Broadcasting on Philadelphia’s WPHT 1210 AM this Wednesday, Rush Limbaugh dragged Mitt Romney into the controversy surrounding Newt Gingrich’s recent comments at the GOP presidential debate on foreign policy.
Newt and the GOP debate
At the November 22nd event in Washington DC, Gingrich offered a partial-endorsement of the Dream Act, promoting amnesty for illegal immigrants who serve in the armed forces.
Though the radio host opposes the legislation, he avoided piling on the former house speaker the next day.
Limbaugh also clarified Gingrich’s support for awarding illegal immigrants permanent residency.
“Everybody’s harping on Newt from last night claiming amnesty – or whatever they’re claiming – when he specifically said he’s not talking about granting them citizenship. And if you don’t grant them citizenship they can’t vote, and without citizenship Newt’s saying it’s not amnesty.”
Rush on Mitt
Limbaugh compared Gingrich to GOP rival Mitt Romney, playing a clip of the former Massachusetts governor speaking on immigration during his last presidential campaign.
“My own view is…that those people who have come here illegally and are in this country, the 12 million or so that are here illegally, should be able to sign up for permanent residency or citizenship,” Romney explained in a December 2007 appearance on Meet the Press.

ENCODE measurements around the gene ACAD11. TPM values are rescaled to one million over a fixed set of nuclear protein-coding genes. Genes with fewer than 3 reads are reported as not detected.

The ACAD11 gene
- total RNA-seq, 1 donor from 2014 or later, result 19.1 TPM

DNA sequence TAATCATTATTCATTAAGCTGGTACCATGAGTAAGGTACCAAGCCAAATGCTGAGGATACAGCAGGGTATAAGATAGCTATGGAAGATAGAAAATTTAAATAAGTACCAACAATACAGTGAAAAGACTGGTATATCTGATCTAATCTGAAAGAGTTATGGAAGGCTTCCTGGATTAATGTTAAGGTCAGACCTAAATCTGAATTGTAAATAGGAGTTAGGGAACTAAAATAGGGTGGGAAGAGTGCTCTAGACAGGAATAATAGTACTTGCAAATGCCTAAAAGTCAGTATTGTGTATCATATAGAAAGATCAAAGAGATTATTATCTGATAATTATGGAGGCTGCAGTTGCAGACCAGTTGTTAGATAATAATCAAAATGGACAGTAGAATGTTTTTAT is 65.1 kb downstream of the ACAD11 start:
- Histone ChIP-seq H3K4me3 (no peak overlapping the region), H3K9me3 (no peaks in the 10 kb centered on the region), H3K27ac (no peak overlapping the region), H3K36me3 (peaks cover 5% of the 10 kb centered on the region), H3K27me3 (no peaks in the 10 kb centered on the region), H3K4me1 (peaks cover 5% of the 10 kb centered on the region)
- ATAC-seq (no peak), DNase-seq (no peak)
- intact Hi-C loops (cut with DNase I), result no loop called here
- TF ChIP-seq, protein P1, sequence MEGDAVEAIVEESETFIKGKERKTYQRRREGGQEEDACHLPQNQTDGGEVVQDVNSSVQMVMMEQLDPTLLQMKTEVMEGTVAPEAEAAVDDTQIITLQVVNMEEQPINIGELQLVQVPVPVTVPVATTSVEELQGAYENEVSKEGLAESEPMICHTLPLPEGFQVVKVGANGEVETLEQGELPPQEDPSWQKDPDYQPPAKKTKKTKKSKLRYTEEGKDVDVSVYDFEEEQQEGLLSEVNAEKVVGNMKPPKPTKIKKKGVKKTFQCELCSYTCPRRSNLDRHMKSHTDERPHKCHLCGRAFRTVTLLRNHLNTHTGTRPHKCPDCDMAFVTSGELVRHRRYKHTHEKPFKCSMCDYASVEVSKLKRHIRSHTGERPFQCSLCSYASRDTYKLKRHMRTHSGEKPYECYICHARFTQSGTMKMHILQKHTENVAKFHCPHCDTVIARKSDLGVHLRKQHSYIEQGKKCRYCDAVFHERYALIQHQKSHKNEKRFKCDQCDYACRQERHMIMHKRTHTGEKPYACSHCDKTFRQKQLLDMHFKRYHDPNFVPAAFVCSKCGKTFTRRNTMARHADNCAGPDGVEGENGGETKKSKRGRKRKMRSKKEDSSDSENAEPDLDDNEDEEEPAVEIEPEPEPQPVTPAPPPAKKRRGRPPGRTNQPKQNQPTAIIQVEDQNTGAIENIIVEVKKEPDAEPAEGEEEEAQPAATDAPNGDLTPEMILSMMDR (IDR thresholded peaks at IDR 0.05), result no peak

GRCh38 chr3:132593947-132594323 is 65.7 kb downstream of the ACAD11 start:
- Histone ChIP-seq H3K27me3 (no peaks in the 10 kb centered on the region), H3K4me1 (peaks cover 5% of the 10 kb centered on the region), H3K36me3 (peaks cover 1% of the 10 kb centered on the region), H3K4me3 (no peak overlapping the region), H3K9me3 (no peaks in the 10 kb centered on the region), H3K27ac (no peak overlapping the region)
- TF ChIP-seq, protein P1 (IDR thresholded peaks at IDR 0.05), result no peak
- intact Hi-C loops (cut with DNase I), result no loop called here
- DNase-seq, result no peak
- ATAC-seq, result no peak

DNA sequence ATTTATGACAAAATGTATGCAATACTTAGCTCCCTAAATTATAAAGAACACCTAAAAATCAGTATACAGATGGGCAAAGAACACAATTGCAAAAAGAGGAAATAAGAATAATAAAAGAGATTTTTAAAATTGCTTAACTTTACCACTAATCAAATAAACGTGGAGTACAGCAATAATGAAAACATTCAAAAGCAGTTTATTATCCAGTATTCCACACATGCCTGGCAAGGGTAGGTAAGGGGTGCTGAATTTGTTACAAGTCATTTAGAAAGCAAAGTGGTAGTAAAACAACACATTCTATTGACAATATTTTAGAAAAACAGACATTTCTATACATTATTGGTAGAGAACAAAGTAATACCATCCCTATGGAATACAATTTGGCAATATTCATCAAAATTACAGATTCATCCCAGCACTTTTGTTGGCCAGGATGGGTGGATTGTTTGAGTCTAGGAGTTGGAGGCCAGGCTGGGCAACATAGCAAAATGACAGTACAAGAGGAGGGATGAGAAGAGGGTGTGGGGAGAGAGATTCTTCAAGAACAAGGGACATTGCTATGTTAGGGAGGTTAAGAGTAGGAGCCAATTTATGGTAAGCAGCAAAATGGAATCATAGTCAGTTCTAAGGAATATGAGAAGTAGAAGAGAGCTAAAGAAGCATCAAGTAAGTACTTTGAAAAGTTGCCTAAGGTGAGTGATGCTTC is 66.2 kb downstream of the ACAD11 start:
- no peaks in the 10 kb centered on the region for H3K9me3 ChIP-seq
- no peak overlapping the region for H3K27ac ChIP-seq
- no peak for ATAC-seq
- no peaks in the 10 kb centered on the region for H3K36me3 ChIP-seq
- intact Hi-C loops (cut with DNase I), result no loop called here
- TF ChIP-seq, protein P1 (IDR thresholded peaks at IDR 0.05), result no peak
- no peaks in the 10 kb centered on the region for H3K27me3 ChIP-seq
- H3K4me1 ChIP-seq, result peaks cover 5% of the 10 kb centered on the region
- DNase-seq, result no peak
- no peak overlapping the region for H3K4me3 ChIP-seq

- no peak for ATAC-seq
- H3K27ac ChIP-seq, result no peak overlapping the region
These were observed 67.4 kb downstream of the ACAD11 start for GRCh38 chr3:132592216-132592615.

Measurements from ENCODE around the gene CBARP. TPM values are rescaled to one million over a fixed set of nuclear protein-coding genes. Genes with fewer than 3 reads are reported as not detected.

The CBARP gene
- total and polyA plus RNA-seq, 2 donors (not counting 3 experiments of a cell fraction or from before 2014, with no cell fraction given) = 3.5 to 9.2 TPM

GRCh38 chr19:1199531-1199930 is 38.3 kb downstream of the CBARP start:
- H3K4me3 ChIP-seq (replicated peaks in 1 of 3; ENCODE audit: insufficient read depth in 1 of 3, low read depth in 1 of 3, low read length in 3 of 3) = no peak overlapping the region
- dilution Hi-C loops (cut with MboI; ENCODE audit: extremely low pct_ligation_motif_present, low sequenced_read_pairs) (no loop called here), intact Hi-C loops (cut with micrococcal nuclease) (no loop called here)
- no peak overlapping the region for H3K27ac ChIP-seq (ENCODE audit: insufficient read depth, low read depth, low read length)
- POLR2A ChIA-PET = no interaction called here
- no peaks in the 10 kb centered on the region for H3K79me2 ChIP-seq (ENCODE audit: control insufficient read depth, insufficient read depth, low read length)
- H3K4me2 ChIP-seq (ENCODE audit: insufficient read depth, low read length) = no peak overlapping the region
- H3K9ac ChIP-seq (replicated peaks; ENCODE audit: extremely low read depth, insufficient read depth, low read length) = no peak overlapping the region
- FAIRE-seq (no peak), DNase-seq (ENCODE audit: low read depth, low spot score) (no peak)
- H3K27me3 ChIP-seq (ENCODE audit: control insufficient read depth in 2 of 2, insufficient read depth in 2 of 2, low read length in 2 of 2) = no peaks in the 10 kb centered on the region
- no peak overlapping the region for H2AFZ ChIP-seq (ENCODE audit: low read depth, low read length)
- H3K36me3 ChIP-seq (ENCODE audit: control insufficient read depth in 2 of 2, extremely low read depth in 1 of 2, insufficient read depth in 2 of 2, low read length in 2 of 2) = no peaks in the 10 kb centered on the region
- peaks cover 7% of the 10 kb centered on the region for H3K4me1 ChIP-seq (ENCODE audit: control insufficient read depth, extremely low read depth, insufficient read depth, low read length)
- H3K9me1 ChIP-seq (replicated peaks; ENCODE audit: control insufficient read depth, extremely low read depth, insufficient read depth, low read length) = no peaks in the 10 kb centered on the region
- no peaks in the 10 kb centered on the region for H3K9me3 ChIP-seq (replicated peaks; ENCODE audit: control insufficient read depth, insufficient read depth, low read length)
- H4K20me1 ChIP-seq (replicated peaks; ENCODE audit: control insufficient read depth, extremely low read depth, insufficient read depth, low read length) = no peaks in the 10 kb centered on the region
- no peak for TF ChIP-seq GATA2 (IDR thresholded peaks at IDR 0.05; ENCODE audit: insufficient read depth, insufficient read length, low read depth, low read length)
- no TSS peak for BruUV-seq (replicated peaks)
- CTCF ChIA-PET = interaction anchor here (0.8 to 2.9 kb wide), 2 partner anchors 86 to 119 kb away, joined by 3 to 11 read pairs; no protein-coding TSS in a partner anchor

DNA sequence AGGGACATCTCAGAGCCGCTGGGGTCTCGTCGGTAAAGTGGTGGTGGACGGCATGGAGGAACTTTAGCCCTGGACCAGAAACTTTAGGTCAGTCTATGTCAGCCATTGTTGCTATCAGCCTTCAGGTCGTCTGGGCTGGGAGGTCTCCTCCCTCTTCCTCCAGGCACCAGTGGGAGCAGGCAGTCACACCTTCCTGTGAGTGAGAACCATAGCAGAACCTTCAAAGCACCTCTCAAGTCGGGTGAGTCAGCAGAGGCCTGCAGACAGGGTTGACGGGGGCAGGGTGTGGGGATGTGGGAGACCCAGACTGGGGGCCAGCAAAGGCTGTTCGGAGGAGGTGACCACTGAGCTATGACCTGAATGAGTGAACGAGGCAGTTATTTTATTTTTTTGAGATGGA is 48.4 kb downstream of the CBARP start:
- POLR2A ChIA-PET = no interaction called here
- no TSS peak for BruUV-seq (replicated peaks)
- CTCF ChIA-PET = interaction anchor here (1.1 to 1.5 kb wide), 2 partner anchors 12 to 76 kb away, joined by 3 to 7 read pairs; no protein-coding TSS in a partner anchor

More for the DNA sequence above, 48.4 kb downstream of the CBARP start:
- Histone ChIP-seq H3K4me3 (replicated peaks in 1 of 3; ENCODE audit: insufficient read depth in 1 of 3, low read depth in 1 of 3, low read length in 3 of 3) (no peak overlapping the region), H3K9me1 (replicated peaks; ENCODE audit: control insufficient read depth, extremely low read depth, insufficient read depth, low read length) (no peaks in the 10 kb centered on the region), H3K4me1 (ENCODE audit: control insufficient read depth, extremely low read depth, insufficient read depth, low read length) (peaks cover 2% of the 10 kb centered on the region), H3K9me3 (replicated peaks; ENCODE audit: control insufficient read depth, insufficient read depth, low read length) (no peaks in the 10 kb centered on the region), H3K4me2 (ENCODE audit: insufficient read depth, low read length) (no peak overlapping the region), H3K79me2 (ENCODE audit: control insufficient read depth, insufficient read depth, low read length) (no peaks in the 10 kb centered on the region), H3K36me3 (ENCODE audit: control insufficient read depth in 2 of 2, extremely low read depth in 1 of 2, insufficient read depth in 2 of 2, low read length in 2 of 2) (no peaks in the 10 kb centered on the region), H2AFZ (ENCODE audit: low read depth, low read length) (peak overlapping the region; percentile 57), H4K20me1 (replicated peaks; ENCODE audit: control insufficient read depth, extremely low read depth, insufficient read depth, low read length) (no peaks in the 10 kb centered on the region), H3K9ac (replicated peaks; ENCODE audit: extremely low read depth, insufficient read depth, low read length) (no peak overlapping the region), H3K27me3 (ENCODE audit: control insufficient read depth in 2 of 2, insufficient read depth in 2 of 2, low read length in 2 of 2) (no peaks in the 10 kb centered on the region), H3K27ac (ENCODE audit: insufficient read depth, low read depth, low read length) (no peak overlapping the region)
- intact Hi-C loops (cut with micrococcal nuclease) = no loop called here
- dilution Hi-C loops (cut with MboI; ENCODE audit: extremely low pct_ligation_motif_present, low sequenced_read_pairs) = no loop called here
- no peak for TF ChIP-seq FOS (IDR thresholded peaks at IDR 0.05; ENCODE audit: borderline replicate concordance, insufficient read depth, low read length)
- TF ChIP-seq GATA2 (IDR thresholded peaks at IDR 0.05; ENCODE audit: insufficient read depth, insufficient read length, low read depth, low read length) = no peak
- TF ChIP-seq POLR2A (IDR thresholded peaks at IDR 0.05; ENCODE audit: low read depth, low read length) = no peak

Limbaugh emphasized that unlike Romney’s statement in 2007, Gingrich avoided mentioning full citizenship.
However, the conservative commentator made it clear he felt the position of both candidates merited criticism.
The nominal GOP frontrunner pursued Gingrich’s remarks far less aggressively than Minnesota Congresswoman Michele Bachmann during the debate Tuesday night.
Romney blandly maintained, “…in order to bring people in legally we’ve got to stop illegal immigration. That means turning off the magnets of amnesty, in-state tuition for illegal aliens, [and] employers that knowingly hire people that have come here illegally.”
His (relatively) reserved response cuts to the heart of the matter.
Gingrich’s remarks do not present the same opportunity for Romney as the implosion of his chief political rival at the September 22nd debate in Orlando.
When Rick Perry criticized opponents of in-state tuition benefits for illegal immigrants as heartless, the former Massachusetts governor was able to contrast himself with Perry’s record on the issue.
Romney countered his challenger by pointing to his veto of a 2004 bill granting the in-state tuition benefits the Texas governor championed, isolating Perry from the GOP base.
As Thanksgiving approached, Limbaugh correctly noted that where illegal immigration is concerned Gingrich and Romney are two peas in a pod.
The problem is the pod is only big enough for one of them.
Follow John Goodman on Twitter @ Literalville here
Part 1, “Rush Limbaugh talks Gingrich & illegal immigration on WPHT 1210” is available here
A free transcript of Rush Limbaugh’s November 23rd commentary on this issue is available here
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